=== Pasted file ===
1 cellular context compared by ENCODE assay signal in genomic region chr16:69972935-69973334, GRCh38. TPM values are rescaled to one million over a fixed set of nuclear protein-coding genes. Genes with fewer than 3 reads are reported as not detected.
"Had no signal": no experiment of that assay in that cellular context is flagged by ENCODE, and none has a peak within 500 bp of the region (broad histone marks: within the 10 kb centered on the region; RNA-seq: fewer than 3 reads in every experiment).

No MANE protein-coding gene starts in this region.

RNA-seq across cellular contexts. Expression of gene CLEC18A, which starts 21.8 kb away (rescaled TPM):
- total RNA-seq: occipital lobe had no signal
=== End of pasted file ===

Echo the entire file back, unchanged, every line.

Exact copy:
1 cellular context compared by ENCODE assay signal in genomic region chr16:69972935-69973334, GRCh38. TPM values are rescaled to one million over a fixed set of nuclear protein-coding genes. Genes with fewer than 3 reads are reported as not detected.
"Had no signal": no experiment of that assay in that cellular context is flagged by ENCODE, and none has a peak within 500 bp of the region (broad histone marks: within the 10 kb centered on the region; RNA-seq: fewer than 3 reads in every experiment).

No MANE protein-coding gene starts in this region.

RNA-seq across cellular contexts. Expression of gene CLEC18A, which starts 21.8 kb away (rescaled TPM):
- total RNA-seq: occipital lobe had no signal